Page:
HR 3370 Homeowner Flood Insurance Affordability Act of 2014 – Grandfathering

Here is the beginning of a summary I am trying to pull together on HR 3370 Homeowner Flood Insurance Affordability Act of 2014. It passed the Senate last night and from indications on Twitter from Senator Landrieu of Louisiana, it is expected to be signed by the President fairly quickly. My summary comes directly from trying to review the bill (Homeowner Flood Insurance Affordability Act of 2014) supplemented by reading summaries from other resources. I will try to break out my posts into section by section discussions.

Grandfathering

Biggert-Waters added a section to the NFIP program that required all properties located in a flood zone to start to see their insurance rates phase in to full risk value as policies renewed after July 2012. New rates would phase in over a 5 year period (20% per year). There was a lot of angst over this provision. First was simply the lack of knowing for many properties what the full risk costs would be. This took on a very black box persona as no one, including most insurers, knew what the full risk costs would be. many are familiar with the horror stories that came out to the media. There was also a misunderstanding as to how the phase in would work. Many thought the 20%, and I heard this at workshops, was based upon existing premium payment. As worded in the section that is deleted by yesterday’s action, the phase in was over 5 years and meant that each year for 5 years the homeowner would pay a rate that was equal to 20% of what it would take to get to full risk value. Thus a homeowner paying $400 per year, needing to get to $3,600 per year was facing an addition $640 in new payments each year until they got to full risk.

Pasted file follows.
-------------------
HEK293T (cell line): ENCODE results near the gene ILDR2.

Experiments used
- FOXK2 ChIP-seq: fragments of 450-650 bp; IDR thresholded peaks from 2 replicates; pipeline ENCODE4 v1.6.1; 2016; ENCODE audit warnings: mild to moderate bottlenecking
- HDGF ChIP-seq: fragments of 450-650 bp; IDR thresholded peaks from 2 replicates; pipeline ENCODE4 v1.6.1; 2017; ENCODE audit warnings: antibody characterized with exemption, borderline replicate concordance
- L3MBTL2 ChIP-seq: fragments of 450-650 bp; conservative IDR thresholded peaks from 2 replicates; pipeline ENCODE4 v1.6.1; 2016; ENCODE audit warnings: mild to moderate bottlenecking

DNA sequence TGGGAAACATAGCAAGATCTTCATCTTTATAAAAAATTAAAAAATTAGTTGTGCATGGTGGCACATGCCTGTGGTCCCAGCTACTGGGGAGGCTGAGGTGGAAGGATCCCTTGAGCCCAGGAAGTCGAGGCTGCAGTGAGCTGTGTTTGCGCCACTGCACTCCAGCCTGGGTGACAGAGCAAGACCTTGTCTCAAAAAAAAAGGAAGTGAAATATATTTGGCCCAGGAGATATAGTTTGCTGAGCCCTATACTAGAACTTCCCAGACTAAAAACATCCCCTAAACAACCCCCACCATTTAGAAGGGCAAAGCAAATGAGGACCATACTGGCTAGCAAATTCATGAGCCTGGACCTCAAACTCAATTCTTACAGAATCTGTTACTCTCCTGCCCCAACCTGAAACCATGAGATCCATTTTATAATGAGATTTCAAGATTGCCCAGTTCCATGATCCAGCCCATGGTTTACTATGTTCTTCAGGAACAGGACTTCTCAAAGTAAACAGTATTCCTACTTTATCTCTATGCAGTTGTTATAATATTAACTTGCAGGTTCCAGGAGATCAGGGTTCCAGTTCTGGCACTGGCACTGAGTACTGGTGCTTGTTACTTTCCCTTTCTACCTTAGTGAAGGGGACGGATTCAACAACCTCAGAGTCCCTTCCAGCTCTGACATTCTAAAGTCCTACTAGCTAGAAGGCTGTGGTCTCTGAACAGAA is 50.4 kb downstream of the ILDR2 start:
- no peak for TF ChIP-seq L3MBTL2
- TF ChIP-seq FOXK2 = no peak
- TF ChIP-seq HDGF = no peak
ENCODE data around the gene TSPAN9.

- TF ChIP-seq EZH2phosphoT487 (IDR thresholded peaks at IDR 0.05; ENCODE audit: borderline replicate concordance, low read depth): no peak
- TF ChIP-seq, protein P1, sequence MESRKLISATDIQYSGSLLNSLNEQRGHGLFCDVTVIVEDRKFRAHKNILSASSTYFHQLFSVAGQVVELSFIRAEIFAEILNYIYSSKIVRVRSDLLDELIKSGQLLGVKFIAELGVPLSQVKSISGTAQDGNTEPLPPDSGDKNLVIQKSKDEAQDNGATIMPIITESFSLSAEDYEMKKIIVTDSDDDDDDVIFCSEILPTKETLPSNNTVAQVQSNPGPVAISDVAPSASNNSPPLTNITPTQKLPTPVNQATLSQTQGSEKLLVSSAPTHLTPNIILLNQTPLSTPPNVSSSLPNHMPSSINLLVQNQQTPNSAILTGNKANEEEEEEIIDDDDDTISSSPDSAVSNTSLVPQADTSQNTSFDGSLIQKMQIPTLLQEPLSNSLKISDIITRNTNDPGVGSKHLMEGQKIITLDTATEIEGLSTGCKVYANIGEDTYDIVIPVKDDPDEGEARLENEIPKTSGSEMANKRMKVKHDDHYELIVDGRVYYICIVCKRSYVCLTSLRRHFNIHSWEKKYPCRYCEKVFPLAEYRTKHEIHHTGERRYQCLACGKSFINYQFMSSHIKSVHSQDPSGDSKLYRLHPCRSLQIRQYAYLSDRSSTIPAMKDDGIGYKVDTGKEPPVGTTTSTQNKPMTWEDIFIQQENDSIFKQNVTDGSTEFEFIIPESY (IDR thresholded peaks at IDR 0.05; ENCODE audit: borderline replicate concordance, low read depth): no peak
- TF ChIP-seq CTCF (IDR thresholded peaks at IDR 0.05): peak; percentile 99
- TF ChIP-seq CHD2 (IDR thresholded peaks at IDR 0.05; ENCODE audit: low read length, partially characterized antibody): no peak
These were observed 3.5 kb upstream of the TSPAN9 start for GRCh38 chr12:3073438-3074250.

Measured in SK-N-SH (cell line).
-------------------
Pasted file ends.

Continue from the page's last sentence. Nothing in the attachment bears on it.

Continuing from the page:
HR 3370 eliminates the paragraph altogether, and removes the grandfather rate elimination in Biggert-Waters.  This does not mean that there will be no rate increases, nor does it mean that grandfathering will remain in perpetuity. What it does provide is a little bit of breathing room, and perhaps a more controlled level of premium increases as discussed in the allowed rate increases portion of the legislation, to be discussed next.

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